• The two-faced King

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    Raffy Ledesma

    Raffy Ledesma

    It was a shock to hear the news of  the firing of Cleveland Cavaliers coach David Blatt recently. After all, Blatt had an impressive first season leading the Cavs to a Central Division-best 53-29 mark, the Eastern Conference title – the Cavs’ first since 2007 – and the NBA Finals. This season, he was fired despite the fact that the Cavs had the best record in the East (30-11) and were well on their way to another Finals appearance.

    Blatt is considered a great bench tactician with numerous championships in Europe, an Olympic medal and more than 20 years experience as coach. This is the reason why the Cavaliers sought him out and offered him the head coaching position in the summer of 2015. The Cavs pursued several “experienced” coaches instead of other “big-name” coaches since the team was supposed to be on full rebuild mode with 2014 No. 1 rookie pick Andrew Wiggins as the centrepiece and Kyrie Irving as the superstar. They finally convinced Blatt to leave Europe and start his NBA coaching career.

    All this was happening before LeBron “The King” James became a free agent from the Miami Heat -a team he led to four NBA Finals appearances and two championships.

    Overnight though, the Cavs traded Wiggins for Kevin Love and James went back to his hometown a hero. The young team that Blatt was supposed to coach turned into championship contender together with all the expectations and intrigue.

    It was said that James and Blatt never got along from the very start. Blatt is a champion coach who thought that he would get instant respect from his All-Star players so he really never reached out to them. He expected them to play and execute according to his plans to maximize the talent already in Cleveland. In his first season, Blatt wanted to do his fast-paced Princeton offense but James and Irving were at odds as to who was the team’s playmaker. James would regularly also create his own plays, contravening Blatt’s. Blatt was even accused of freezing up during timeouts or calling botched plays. James simply didn’t have any respect for him. Things came to a head this season when Cleveland got blown out by the Golden State Warriors. At that point, it was reported that players were no longer listening to his instructions.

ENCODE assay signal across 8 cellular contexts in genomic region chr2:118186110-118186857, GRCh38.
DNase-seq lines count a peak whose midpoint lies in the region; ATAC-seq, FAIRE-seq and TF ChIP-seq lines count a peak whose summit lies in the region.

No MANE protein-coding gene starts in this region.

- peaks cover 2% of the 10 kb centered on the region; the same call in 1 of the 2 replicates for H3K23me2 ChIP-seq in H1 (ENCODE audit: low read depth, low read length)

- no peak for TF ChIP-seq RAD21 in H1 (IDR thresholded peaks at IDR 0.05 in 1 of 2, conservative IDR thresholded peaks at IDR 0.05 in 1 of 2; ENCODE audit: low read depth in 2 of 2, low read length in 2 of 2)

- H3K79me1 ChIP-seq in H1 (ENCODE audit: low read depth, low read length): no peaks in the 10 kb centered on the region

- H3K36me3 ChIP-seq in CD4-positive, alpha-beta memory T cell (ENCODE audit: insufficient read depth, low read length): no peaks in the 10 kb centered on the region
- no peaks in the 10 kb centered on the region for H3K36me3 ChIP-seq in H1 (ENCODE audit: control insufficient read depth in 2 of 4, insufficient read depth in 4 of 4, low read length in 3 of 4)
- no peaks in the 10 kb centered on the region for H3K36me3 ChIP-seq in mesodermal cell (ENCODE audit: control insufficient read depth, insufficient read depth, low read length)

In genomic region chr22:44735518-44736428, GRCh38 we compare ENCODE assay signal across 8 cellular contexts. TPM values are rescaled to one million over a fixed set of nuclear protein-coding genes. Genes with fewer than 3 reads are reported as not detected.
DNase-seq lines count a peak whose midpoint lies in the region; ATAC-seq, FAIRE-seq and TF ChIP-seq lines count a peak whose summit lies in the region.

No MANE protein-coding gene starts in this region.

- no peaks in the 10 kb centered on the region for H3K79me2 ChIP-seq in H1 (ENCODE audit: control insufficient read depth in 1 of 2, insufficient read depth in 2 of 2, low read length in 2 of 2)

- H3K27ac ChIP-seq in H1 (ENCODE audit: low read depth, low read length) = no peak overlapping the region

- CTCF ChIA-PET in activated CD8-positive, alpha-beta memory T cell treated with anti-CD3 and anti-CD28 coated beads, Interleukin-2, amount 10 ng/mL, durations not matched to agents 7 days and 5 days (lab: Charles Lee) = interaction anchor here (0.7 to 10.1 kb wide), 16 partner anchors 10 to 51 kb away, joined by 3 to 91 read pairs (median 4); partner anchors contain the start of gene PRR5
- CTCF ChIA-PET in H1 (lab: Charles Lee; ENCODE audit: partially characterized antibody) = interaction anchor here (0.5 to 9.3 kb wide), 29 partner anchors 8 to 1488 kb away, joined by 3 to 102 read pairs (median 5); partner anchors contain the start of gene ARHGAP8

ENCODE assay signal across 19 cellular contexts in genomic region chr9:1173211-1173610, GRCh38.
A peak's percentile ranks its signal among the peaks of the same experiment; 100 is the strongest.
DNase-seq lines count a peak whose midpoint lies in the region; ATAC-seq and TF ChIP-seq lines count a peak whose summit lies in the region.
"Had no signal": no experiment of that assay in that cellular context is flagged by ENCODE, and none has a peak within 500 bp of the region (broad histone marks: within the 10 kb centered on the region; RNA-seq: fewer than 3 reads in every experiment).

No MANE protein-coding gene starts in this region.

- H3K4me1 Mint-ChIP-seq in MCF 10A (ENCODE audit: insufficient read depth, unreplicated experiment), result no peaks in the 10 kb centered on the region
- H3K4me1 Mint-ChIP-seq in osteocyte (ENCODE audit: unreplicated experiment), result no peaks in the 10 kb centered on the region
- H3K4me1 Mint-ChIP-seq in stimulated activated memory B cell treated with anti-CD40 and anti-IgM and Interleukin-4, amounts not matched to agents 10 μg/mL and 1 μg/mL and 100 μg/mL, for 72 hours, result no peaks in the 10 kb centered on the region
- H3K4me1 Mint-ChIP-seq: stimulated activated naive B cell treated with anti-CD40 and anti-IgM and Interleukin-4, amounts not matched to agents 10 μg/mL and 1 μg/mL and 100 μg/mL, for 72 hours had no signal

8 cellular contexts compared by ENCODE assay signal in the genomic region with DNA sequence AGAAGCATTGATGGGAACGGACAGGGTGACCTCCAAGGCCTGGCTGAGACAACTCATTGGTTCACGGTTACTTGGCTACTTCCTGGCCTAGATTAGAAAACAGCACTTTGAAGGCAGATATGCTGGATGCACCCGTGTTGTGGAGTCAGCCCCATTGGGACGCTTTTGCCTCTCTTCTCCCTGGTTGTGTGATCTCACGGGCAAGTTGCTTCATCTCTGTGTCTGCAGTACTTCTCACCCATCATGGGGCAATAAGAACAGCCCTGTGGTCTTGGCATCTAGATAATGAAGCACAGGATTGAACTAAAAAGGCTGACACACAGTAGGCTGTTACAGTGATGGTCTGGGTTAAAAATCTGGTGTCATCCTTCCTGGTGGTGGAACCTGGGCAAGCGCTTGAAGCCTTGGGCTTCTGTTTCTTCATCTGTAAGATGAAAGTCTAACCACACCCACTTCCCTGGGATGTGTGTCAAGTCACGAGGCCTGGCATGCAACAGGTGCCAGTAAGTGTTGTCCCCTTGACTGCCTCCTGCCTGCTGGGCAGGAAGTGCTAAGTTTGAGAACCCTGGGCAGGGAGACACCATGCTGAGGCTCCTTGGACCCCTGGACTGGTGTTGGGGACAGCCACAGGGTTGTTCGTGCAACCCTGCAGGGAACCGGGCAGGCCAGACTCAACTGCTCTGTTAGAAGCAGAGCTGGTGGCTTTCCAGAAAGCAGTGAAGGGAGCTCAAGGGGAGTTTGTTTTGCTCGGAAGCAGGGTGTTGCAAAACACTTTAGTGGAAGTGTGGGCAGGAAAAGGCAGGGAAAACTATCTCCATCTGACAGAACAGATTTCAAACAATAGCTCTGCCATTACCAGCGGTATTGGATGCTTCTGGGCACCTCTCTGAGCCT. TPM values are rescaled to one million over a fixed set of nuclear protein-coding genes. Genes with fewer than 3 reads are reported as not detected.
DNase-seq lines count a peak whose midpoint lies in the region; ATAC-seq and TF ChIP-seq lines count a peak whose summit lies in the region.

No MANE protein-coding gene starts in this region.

Enter assistant coach Tyronn Lue, who was allegedly favored by James and other Cavs’ players to take over the reins. The assistant turned head coach now has his work cut out for him, taking over a team with players that have the biggest egos in the world. Lue, 2-1 in his first three games, has instituted an up-tempo offense and has passed an early test by getting buy-in for his new sets that rely on speed and ball movement.

    Still, Lue should be very wary since James has a reputation for being a “coach killer.”
    Reports say that James had a hand in the firing of his former coaches namely Paul Silas, Mike Brown, and now David Blatt. A minority owner of the Heat also confirmed that James wanted the Heat to fire coach Erik Spoelstra after his last season with the team. He was allegedly rebuffed by President and coaching legend Pat Riley, which led to his return to Cleveland.

    The jury is still out whether the Cavs’ move to fire a successful coach at mid-season will pay off. That would be decided come playoff time if and when the Cavs finally bring home a title. Winning the trophy means all these issues will be forgotten, another loss meanwhile would and should be placed squarely on James’ shoulders.

    raffyrledesma@yahoo.com

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